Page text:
I posted last month about how Tennessee State Rep. Jerry Sexton was on a mission to make the Bible the official state book.
He’s been trying to do this for years, but always failed because he’s basically a walking talking human failure. He’s such a failure that even the state’s Republican attorney general has told him this is blatantly unconstitutional. But he’s still going at it.
(Also on Sexton’s agenda? Giving fathers veto power over their daughters’ abortions, even in cases of rape and incest.)
Anyway, the Democrats are outnumbered in the Tennessee legislature, so there’s not much they can do to stop this bill — and no one’s expecting Republicans to do anything sensible — but Democratic State Rep. Johnny Shaw at least tried to get his colleague on the record on Monday about basic American values regarding church and state.
Sexton, as expected, failed the test.
Here’s the clip —
REP. SHAW (a pastor): “Do you believe there’s a separation of church and state?”
Rep. Sexton, sponsor of the resolution to make the Bible the state book of Tennessee, makes it clear: NO, he does not. pic.twitter.com/rPz1nRDbPE
— The Tennessee Holler (@TheTNHoller) March 30, 2021
SHAW: Do you believe that there’s a separation of church and state?
SEXTON: I’ll answer that question if you’ll tell me where… separation [of church] and state is in any of our founding documents in the United States government, in any of our founding fathers that have used that to found this nation and our Constitution. I’ll be glad to answer that when you show me where that is in our founding documents.
SHAW: Maybe I should put it this way: Do you believe that the government should dictate the U.S. to when to go to worship and when not to?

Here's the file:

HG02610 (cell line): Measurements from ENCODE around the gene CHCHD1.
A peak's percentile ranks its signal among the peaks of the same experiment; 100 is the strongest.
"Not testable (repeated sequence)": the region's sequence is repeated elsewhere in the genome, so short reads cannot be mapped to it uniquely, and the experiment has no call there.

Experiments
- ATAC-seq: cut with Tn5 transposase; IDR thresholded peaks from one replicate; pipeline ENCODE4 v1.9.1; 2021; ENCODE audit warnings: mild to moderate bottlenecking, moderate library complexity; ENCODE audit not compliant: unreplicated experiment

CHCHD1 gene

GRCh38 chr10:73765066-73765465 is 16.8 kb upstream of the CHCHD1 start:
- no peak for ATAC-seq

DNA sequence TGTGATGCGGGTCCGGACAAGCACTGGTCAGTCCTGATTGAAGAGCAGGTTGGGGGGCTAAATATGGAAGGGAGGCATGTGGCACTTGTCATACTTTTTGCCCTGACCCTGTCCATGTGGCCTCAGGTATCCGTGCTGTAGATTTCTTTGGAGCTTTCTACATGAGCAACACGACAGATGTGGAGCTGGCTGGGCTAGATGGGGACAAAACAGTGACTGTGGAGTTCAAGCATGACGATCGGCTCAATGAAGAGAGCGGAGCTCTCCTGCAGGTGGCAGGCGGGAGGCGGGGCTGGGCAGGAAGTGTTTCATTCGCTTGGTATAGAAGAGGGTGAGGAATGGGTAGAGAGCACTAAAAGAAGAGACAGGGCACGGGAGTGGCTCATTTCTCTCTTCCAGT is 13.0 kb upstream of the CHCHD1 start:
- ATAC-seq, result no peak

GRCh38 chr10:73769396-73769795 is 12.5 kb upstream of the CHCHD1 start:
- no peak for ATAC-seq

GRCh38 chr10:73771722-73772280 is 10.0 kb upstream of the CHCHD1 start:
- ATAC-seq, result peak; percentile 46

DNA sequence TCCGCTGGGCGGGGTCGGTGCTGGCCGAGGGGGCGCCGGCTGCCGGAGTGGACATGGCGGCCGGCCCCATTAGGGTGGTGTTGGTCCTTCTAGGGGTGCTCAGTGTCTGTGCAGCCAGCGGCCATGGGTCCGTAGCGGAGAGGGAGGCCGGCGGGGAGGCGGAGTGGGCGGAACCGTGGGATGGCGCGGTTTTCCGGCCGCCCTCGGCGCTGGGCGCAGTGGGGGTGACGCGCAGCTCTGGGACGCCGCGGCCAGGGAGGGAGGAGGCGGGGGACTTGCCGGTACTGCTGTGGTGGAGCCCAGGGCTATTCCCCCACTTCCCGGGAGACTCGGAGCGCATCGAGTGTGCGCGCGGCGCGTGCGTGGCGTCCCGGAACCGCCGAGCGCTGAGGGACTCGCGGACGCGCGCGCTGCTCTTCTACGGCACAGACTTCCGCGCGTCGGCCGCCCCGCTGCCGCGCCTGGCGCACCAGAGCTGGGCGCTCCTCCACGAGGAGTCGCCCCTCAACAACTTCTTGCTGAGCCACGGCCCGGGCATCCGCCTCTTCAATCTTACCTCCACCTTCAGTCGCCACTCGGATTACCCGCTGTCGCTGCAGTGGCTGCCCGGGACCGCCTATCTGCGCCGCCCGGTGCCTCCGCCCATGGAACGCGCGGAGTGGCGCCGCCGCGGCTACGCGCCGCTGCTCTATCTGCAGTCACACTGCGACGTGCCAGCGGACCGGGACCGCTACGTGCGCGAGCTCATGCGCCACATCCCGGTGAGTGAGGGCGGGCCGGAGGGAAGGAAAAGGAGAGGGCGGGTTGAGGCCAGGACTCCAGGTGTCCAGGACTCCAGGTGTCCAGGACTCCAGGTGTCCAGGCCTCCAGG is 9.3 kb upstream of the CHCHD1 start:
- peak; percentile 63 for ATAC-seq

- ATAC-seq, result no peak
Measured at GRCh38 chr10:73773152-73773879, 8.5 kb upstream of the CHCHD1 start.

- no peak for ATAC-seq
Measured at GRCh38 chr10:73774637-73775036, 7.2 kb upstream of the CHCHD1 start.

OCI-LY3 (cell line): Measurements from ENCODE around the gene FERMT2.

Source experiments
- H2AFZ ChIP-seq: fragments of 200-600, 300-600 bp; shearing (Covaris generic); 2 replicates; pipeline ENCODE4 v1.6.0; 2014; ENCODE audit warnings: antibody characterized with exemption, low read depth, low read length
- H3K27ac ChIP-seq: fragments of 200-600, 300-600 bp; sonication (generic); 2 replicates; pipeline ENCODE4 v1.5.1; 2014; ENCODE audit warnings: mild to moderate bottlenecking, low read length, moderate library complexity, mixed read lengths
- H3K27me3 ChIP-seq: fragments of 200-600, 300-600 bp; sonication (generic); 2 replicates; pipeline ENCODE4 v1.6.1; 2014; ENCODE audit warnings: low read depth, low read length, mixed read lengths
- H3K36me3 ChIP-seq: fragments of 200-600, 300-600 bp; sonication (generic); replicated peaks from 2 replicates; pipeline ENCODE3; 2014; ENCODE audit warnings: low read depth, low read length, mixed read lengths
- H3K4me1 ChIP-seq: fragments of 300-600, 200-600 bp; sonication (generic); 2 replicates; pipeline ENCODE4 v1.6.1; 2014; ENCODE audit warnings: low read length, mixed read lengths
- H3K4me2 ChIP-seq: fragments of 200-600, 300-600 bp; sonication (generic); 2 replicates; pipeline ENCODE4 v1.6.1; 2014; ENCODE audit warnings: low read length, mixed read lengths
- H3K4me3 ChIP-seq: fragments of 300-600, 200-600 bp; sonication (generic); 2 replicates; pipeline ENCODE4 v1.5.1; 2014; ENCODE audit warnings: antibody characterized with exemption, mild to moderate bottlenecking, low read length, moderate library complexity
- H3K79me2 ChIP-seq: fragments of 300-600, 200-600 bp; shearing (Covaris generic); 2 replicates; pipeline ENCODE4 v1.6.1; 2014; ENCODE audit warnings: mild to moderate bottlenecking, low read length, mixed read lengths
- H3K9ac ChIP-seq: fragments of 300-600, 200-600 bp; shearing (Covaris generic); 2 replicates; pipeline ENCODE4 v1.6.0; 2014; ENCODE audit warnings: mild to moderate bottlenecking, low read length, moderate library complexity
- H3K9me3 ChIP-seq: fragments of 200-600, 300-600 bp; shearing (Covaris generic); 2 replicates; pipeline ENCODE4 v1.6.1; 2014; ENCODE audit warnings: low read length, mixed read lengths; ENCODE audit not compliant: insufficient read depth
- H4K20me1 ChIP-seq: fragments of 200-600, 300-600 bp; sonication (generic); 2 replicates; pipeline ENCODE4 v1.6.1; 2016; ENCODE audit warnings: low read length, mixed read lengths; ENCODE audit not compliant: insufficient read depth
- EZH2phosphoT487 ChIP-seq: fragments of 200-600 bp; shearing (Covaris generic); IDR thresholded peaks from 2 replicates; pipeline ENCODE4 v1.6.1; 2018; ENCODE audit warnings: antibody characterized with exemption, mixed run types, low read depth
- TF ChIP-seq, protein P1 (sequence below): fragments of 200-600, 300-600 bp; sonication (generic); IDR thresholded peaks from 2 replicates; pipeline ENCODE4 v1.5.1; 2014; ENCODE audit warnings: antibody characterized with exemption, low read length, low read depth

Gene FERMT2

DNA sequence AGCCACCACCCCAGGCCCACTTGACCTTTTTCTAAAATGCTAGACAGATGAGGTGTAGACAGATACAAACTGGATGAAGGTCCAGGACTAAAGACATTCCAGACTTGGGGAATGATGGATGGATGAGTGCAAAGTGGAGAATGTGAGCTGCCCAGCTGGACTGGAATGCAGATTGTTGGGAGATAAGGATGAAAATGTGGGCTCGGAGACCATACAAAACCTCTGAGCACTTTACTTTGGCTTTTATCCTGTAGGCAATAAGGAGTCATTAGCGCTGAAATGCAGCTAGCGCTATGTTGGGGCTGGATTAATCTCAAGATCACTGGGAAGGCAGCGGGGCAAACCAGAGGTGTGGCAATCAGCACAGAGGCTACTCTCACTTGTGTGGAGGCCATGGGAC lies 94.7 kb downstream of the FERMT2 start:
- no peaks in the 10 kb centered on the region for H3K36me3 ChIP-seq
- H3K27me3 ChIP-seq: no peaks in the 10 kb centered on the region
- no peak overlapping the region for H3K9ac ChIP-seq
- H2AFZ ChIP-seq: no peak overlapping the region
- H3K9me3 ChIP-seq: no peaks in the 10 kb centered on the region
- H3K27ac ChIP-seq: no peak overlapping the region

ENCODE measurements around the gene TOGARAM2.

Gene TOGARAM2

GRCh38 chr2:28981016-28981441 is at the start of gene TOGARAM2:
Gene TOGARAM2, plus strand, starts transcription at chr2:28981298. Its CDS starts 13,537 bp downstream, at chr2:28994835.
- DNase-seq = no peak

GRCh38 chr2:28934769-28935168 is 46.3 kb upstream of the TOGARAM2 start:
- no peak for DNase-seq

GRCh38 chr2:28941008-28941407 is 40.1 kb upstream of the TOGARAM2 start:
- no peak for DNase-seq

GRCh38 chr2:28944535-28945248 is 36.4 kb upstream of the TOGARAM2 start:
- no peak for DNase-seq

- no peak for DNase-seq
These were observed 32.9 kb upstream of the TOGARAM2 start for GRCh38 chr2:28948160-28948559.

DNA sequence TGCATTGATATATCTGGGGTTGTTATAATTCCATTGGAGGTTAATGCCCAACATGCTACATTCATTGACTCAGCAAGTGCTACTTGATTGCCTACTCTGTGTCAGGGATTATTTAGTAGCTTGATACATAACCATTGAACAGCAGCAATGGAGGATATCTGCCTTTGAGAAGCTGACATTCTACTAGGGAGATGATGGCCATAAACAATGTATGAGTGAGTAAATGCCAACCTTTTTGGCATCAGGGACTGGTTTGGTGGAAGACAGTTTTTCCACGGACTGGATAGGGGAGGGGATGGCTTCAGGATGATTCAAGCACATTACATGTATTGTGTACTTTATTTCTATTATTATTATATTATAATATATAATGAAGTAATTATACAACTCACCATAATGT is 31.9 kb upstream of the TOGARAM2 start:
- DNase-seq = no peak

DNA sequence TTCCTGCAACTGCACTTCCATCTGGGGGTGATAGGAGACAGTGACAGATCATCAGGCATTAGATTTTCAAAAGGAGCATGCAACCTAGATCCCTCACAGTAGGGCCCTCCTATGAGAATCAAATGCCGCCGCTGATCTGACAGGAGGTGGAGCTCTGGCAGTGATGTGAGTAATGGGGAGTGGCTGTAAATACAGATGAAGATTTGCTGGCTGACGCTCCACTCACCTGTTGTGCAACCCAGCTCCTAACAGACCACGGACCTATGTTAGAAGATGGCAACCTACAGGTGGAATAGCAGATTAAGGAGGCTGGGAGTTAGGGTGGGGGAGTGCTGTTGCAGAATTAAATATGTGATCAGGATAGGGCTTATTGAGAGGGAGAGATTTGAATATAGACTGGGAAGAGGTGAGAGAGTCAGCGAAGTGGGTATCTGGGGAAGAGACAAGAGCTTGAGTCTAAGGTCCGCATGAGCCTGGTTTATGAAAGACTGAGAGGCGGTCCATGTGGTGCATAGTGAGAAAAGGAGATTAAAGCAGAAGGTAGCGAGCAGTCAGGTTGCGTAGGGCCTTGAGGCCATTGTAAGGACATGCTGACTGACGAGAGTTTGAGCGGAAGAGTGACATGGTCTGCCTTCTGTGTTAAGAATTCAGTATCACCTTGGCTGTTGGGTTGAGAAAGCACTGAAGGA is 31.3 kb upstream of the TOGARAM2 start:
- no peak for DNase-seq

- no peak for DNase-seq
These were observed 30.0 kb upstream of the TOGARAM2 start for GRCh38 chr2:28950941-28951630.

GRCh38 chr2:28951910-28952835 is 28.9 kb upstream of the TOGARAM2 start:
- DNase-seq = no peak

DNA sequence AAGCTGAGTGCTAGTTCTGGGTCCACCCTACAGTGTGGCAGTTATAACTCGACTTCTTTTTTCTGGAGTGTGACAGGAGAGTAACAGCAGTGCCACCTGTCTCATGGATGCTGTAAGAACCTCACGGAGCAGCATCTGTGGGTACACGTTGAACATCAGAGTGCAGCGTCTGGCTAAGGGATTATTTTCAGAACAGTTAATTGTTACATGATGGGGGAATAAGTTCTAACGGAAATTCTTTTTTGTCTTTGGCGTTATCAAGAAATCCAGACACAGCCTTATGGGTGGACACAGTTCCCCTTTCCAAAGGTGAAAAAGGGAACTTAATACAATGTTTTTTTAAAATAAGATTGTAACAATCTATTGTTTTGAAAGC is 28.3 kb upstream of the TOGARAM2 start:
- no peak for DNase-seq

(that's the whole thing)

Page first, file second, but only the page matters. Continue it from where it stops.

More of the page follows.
SEXTON: No, I voted for the bill tonight to not shut down churches.
SHAW: Well, then how can we make the Bible a state book if the Bible… if we can’t be obedient to what men and women say in our lives who are supposed to be… if you will, conducting us in the right way. For instance, the Bible says that obedience is better than a sacrifice. It didn’t say you shouldn’t obey your government. If you go to Romans, Romans says obey your government! So I’m confused as to how we’re going to make the Bible a state book, but we don’t disobey the same government that we make the Bible the book of.
Shaw’s responses aren’t exactly quotable. But Sexton’s answers were absurd. A lot of phrases don’t appear in the Constitution even if we think of them as constitutional principles; it doesn’t mean the concepts are illegitimate. The Freedom From Religion Foundation responds to that stale talking point this way:
The phrase, “a wall of separation between church and state,” was coined by President Thomas Jefferson in a carefully crafted letter to the Danbury Baptists in 1802, when they had asked him to explain the First Amendment. The Supreme Court, and lower courts, have used Jefferson’s phrase repeatedly in major decisions upholding neutrality in matters of religion. The exact words “separation of church and state” do not appear in the Constitution; neither do “separation of powers,” “interstate commerce,” “right to privacy,” and other phrases describing well-established constitutional principles.
Also, of course, the First Amendment says there can be no establishment of religion by the government. Forcing the Bible upon everyone as the quintessential state book, using weak arguments as to why the Bible is uniquely important to Tennessee, is easily an advertisement for Christianity.
Sexton doesn’t understand the law… which is bad since that’s his job. But he definitely wants to change it in a way that benefits his religion and not other ones. And since he doesn’t have any good reasons for it, he’s using the same-old Christian Right propaganda that’s never made any sense but continues to get paraded around as if it means the government can promote Christianity whenever it wants.
(via Raw Story. Thanks to Brian for the link)